The company listed assets $204.8 million and debt of $248.1 million as of Dec. 17 in Chapter 11 documents filed today in U.S. Bankruptcy Court in Wilmington, Delaware. Chapter 11 is the section of the U.S. Bankruptcy Code used by companies seeking to reorganize. Affiliates THQ Digital Studios Phoenix, THQ Wireless, Volition and Vigil Games also sought protection.
“The sale will allow THQ to shed certain legacy obligations and emerge with the strong financial backing of a new owner with substantial experience in software and technology,” THQ said in a statement today. The proposed deal is subject to court approval, as well as better offers.
Clearlake, which has agreed to be the lead bidder at a court-supervised auction, offered a total of about $60 million, including a new $10 million note. Assets include the company’s four studios and its games in development, according to the statement.
THQ publishes game franchises including “Saints Row,” “Company of Heroes,” “Darksiders” and “Red Faction,” according to its website. “Saints Row,” with more than 11 million units shipped globally, is THQ’s most-successful owned- IP franchise, according to a May 2012 press release.
In “Saints Row,” an open-world action-adventure game that lets the player have free roam of the virtual world to play the story and explore the world how they choose, players take on the persona of a gang member to take on rival gangs and end violence in the made-up city of Stilwater. “Saints Row” was followed by two more sequels and a third, “Saints Row 4,” is in development.
The company also makes wrestling games based on World Wrestling (WWE) Entertainment as well as games based on characters from Disney and Nickelodeon including SpongeBob Squarepants and Disney’s Princesses.
The video-game maker required more time for some of its upcoming titles and had to delay the March introductions of “South Park: The Stick of Truth,” based on the popular adult cartoon show from Matt Stone and Trey Parker, “Company of Heroes 2” and “Metro: Last Light.”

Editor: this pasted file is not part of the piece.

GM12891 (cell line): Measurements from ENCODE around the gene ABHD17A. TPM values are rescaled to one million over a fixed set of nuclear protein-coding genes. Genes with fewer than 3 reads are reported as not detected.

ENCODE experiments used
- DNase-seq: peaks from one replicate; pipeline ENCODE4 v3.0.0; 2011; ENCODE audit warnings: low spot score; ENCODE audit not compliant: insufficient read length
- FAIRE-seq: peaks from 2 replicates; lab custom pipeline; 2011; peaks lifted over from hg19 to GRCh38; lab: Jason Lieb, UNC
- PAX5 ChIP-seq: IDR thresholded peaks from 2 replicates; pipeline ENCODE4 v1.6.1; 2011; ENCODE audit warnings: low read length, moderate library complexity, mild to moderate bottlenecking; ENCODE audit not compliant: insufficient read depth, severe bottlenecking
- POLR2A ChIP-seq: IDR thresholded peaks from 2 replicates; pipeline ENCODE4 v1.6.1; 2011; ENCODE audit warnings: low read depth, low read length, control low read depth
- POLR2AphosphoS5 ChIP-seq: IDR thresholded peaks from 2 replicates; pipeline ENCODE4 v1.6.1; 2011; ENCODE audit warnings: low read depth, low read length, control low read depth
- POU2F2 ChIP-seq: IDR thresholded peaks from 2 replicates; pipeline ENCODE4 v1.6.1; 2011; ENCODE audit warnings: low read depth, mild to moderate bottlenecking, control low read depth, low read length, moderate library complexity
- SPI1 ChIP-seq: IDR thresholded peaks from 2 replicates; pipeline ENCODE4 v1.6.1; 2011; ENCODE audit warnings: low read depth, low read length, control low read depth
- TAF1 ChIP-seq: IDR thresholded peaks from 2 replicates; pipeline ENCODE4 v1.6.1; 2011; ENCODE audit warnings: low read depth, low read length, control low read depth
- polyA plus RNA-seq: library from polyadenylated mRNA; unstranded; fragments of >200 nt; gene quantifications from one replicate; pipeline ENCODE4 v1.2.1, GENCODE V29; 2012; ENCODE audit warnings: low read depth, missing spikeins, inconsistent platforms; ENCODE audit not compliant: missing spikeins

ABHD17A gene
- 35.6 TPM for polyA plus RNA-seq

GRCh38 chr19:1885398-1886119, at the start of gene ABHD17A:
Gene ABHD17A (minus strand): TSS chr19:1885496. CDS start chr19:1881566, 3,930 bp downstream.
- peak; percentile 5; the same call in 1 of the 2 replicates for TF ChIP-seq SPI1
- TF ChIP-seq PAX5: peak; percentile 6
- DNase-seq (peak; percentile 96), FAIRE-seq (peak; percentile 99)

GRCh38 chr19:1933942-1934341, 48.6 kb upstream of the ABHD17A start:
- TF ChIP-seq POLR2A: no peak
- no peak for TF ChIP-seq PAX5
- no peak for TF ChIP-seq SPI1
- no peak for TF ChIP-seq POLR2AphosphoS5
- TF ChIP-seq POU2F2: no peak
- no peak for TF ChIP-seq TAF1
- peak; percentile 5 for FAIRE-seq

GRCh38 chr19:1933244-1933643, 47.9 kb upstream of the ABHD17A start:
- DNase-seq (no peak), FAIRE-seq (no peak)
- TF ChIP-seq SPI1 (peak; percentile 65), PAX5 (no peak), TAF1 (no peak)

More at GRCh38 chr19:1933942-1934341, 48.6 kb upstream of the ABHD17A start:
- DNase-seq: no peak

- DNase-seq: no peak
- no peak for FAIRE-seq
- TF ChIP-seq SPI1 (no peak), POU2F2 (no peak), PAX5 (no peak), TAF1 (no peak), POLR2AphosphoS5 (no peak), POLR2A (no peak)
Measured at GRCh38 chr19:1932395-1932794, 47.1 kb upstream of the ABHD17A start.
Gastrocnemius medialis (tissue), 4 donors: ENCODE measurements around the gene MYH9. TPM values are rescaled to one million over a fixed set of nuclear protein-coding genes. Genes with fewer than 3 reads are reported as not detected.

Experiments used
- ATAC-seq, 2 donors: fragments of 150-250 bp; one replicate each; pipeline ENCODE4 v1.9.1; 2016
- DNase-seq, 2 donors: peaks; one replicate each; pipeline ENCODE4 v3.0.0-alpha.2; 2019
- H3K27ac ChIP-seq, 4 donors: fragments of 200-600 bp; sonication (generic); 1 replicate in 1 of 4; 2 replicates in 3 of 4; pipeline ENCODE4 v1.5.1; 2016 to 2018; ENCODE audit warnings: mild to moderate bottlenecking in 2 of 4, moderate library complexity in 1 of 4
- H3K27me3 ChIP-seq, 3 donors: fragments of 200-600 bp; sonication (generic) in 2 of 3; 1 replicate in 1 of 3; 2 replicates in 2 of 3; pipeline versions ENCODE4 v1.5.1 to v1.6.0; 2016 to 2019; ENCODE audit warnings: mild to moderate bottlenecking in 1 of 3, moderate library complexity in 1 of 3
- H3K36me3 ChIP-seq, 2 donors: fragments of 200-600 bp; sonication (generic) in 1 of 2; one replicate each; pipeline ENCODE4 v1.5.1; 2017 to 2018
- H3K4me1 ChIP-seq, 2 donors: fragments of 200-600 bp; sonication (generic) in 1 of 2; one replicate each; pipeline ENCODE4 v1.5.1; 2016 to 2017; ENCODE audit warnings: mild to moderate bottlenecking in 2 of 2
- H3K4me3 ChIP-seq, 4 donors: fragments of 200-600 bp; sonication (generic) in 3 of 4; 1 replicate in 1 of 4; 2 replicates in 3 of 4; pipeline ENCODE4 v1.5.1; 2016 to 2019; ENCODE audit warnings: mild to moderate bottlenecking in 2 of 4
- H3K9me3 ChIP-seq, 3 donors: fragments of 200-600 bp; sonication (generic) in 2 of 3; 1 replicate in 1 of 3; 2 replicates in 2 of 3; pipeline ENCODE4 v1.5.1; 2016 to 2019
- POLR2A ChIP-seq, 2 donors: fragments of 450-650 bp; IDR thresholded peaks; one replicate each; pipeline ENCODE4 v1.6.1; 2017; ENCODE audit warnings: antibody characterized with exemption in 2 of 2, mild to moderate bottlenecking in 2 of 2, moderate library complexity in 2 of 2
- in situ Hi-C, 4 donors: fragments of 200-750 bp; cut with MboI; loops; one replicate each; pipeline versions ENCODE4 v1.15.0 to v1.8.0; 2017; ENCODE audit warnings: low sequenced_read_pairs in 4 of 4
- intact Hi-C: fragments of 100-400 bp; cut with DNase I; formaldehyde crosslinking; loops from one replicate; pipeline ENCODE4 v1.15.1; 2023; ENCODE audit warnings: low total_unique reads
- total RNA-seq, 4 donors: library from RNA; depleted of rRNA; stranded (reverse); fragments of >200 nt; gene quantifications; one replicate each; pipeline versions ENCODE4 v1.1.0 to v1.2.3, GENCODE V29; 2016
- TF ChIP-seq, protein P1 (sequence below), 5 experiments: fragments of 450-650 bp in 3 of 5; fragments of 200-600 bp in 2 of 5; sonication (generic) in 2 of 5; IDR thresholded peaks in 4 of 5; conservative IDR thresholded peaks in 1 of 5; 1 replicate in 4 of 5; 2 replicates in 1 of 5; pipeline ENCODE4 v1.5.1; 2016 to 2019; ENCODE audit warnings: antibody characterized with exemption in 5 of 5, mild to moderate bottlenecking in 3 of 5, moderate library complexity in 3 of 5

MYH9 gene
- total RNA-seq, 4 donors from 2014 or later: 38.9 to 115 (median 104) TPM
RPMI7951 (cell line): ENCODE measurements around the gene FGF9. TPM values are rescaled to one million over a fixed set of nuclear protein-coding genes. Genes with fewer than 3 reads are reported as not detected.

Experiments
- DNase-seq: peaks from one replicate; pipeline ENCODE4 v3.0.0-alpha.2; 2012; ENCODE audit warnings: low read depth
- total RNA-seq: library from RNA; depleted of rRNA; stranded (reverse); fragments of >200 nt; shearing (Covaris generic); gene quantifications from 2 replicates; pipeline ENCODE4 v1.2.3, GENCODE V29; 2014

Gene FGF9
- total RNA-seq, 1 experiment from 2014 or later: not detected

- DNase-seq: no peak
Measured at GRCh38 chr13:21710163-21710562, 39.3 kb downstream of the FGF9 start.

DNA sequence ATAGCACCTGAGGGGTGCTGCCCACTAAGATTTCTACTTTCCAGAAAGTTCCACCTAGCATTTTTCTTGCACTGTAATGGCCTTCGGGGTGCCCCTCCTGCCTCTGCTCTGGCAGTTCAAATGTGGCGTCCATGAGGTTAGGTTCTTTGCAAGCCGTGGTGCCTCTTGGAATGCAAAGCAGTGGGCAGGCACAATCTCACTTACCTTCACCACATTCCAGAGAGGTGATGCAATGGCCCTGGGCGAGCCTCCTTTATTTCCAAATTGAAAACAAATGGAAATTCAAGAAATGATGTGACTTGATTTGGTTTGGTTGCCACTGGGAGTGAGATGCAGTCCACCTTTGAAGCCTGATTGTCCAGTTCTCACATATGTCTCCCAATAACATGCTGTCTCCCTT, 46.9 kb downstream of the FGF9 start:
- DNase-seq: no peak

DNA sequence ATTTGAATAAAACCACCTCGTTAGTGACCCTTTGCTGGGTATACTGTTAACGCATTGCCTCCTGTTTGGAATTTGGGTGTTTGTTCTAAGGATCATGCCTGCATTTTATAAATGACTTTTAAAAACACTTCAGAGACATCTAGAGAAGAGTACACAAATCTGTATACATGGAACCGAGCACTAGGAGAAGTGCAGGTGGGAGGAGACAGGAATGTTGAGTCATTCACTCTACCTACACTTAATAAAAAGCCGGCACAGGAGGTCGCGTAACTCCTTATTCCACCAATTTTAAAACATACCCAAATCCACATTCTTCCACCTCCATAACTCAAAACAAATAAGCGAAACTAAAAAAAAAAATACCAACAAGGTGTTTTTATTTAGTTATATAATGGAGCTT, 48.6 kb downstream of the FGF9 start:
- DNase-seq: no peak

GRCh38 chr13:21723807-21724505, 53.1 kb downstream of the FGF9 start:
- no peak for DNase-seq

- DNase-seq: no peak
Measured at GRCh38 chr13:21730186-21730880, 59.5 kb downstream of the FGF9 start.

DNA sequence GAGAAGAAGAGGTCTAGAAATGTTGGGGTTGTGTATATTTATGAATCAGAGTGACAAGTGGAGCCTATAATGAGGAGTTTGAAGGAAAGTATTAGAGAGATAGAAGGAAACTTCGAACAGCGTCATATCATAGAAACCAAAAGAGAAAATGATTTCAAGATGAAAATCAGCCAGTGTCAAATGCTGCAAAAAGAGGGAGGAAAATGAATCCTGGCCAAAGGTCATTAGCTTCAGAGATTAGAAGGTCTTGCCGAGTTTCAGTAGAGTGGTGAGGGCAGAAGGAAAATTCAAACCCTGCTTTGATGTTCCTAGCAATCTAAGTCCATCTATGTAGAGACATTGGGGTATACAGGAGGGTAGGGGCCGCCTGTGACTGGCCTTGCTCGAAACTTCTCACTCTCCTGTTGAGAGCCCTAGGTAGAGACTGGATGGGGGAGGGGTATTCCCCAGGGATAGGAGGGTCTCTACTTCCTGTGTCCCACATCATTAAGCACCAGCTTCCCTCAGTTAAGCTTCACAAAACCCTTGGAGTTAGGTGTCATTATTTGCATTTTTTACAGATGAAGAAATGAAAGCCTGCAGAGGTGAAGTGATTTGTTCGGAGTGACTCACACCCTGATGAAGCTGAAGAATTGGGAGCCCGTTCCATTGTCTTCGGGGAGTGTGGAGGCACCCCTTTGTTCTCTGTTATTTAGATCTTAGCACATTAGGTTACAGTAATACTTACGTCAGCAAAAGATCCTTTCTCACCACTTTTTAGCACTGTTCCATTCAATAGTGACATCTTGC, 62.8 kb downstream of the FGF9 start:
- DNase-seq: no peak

“Absent an expedited sale, the value of the debtors as a going-concern will be jeopardized because the debtors will not have sufficient liquidity to continue operating pending any sale,” Brian Farrell, THQ chief executive officer, said in court papers. The company is seeking to complete the sales process in about 30 days.
The company plans to borrow as much as $37.5 million from Wells Fargo & Co. (WFC) and Clearlake to help fund operations during the sales process, according to court papers. The company said its business won’t be interrupted and obligations to customers and workers will be fulfilled. The company’s foreign operations, including Canada, aren’t included in the filing.
THQ’s largest unsecured creditors listed in court papers include holders of $102 million in 5 percent debentures due in 2014, under trustee Wilmington Trust NA; World Wrestling Entertainment Inc., owed $45 million; Yuke’s Co. (4334), owed $17.8 million; Mattel Inc. (MAT), owed $12.8 million; and Viacom International Inc., owed $10 million.
Shares of the Agoura Hills, California-based company fell the most in 12 years on Nov. 6 after THQ posted a second-quarter loss and announced that it had hired Centerview Partners LLC to evaluate its options and raise cash. THQ tumbled 50 percent to $1.50 on that day.
THQ declined 12 percent to $1.22 today before trading was halted. They had fallen 82 percent this year before today.
Paul J. Pucino, who was chief financial officer for four years, resigned as of Nov. 21.
The case is In re THQ Inc., 12-13398, U.S. Bankruptcy Court, District of Delaware (Wilmington.)